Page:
Bobbins, although vital to a sewing machine, can be the cause of you stopping making progress on that lovely project you’re doing and that’s not ideal! So let’s look at what we can do about that.
Though it can initially seem quite challenging to work out what is going on due to everything being enclosed within the sewing machine, I promise you that by the time you’ve finished this post, things will be a lot clearer!
Modern sewing machines, in particular, make it easier to gain access to the bobbin and the inner workings of the machine. However, there are still some common problems that arise with a sewing machine bobbing so let’s solve the 11 most likely problems.
The below solutions apply to both top loading bobbins and front-loading ones so whichever machine you’ll have, we should be able to come up with the solution.
Before we dive into troubleshooting, it’s usually worth rethreading your sewing machine to see if that solves the problem. Sometimes it does and it’s a nice quick fix so that’s why I’d always recommend trying this as a first step.
Remove the bobbin and have a look to make sure that no knots are on the thread. It’s a good idea to pull out a bit of thread so that you can ensure everything is running smoothly before closing it off.
When you insert the bobbin back into the case, don’t forget to turn the wheel towards you one full rotation. This will make the needle go up and down, grabbing the bobbin thread for you.
The final stage is to pull some thread and then leave it hanging at the back of your sewing machine. All being well, you should be all sorted.
However, if that hasn’t resolved your bobbin issue, below are some options to try that should get you back up and running!
One important to always do is use the correct needle for your fabric.
You can check the number on your needle to make sure it lines up with the thickness and structure of the material you’re working with.
There are guides out there to help with this if you’re unsure.
Another thing to look out for is whether the needle is bent or not. A slightly bent needle can cause problems, especially where the bobbin is concerned.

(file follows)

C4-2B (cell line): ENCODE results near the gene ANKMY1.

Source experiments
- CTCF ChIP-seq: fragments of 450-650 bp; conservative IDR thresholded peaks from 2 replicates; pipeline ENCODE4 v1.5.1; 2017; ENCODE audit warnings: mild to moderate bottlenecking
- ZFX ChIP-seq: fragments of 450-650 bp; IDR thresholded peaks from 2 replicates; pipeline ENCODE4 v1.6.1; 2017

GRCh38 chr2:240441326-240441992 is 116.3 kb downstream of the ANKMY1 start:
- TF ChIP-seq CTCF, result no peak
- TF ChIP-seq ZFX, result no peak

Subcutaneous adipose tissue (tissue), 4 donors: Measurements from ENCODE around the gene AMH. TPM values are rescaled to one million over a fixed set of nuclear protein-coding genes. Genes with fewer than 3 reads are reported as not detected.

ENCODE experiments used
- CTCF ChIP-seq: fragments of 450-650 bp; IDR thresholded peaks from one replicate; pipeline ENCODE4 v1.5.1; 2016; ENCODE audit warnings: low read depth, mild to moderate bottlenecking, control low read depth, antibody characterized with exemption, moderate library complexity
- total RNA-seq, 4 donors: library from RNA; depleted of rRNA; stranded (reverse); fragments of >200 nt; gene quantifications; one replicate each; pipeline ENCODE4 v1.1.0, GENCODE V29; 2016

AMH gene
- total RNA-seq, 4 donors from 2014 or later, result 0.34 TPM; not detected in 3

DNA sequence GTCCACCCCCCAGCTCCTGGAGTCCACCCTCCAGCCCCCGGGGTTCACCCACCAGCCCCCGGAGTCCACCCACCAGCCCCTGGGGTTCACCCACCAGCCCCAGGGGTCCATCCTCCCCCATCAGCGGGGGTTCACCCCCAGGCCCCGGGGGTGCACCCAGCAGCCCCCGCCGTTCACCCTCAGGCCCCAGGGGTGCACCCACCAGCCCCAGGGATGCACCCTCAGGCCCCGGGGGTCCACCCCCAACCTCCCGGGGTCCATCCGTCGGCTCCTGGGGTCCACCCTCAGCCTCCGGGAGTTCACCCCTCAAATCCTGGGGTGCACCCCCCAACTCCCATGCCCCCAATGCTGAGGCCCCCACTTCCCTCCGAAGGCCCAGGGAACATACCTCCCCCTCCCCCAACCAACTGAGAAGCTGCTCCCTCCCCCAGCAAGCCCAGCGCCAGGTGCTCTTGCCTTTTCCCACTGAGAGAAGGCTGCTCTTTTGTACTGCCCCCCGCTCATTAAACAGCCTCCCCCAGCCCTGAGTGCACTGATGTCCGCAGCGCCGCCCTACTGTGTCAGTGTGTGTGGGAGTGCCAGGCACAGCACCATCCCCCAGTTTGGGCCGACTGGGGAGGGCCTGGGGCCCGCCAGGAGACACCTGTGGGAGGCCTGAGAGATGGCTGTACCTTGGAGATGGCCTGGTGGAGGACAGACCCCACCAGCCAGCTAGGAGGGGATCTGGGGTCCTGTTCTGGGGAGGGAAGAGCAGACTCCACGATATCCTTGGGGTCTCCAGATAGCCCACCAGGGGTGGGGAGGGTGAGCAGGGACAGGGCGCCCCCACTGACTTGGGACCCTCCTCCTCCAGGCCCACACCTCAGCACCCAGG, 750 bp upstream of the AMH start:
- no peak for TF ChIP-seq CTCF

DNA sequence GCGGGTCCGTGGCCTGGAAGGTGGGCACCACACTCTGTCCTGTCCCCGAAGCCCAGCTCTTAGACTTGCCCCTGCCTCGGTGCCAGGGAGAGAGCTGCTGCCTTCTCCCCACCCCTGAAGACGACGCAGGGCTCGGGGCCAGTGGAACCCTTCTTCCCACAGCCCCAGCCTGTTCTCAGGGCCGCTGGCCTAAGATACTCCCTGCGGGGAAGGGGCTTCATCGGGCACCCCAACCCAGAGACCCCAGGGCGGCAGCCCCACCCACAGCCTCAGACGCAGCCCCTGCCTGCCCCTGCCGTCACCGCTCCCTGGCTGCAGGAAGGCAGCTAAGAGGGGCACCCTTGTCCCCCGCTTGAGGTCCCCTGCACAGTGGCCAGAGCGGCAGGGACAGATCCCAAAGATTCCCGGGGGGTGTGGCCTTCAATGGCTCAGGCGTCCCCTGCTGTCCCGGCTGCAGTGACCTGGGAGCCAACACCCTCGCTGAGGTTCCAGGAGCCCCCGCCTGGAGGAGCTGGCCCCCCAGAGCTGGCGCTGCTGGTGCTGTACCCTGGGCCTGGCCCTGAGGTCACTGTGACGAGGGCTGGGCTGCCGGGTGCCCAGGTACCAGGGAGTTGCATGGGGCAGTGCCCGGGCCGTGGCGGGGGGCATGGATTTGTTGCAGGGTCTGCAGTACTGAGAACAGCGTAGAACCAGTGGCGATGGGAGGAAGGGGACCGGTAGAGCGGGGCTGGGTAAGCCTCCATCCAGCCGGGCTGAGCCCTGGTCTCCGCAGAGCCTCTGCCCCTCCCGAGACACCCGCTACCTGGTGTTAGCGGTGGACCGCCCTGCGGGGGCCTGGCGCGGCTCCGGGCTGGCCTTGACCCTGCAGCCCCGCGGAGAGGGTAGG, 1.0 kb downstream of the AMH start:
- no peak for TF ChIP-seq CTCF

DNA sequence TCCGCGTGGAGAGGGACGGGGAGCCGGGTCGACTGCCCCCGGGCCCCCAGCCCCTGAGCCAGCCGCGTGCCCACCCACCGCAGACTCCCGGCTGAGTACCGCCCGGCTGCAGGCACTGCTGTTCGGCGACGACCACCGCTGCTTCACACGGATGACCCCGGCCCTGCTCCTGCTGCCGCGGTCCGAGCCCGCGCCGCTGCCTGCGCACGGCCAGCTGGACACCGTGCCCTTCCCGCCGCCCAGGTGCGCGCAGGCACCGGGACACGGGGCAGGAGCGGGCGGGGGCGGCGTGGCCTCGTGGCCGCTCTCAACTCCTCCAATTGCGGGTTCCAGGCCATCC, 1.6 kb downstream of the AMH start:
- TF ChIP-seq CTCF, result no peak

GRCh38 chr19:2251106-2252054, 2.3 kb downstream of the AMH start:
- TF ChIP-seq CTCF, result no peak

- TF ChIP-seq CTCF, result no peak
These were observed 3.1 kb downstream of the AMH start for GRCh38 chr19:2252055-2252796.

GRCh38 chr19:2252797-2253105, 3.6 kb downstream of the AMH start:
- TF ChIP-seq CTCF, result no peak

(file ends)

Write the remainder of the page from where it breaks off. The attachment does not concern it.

The needle should be inserted correctly and the tip should be even.
A little tip is that if you find your needles are often becoming bent, then you could be pulling the fabric too quickly or too hard through your sewing machine.
One thing to bear in mind is that it isn’t always easy to see if the needle is bent just by looking at it, particularly if it’s in the sewing machine. Don’t be afraid to inspect it in more detail!
Laying it flat on the table can show you if your needle is bent quite quickly. Also, if you haven’t changed your needle in a while, please do so!
A needle can become dull quite quickly and this will affect the quality of your stitch, it can also cause more problems as far as the bobbin is concerned. Needles are relatively cheap to replace and can save you a lot of time and money by keeping them fresh.
Speaking of changing the needle, you may need to change it if you’re not using the correct size. A needle that is too thin for the fabric can bend quite quickly.
A quick check before you start using your sewing machine is to make sure the needle is fastened in enough. A needle can become loose over time so a few seconds check it’s well worth it!
Especially when I tell you that a loose needle can shatter inside of the machine and land you with an expensive repair job.
So now we’ve checked the needle, if your problem is still happening, let’s keep looking. Onto the next solution!
Bobbins are available in so many different sizes.
To top it off, there’s also a difference between those that are front loading and those that are top loaded. Then you have home sewing machines and industrial sewing machines, also using different sized bobbins. So you can see how easily it can be to get the wrong size!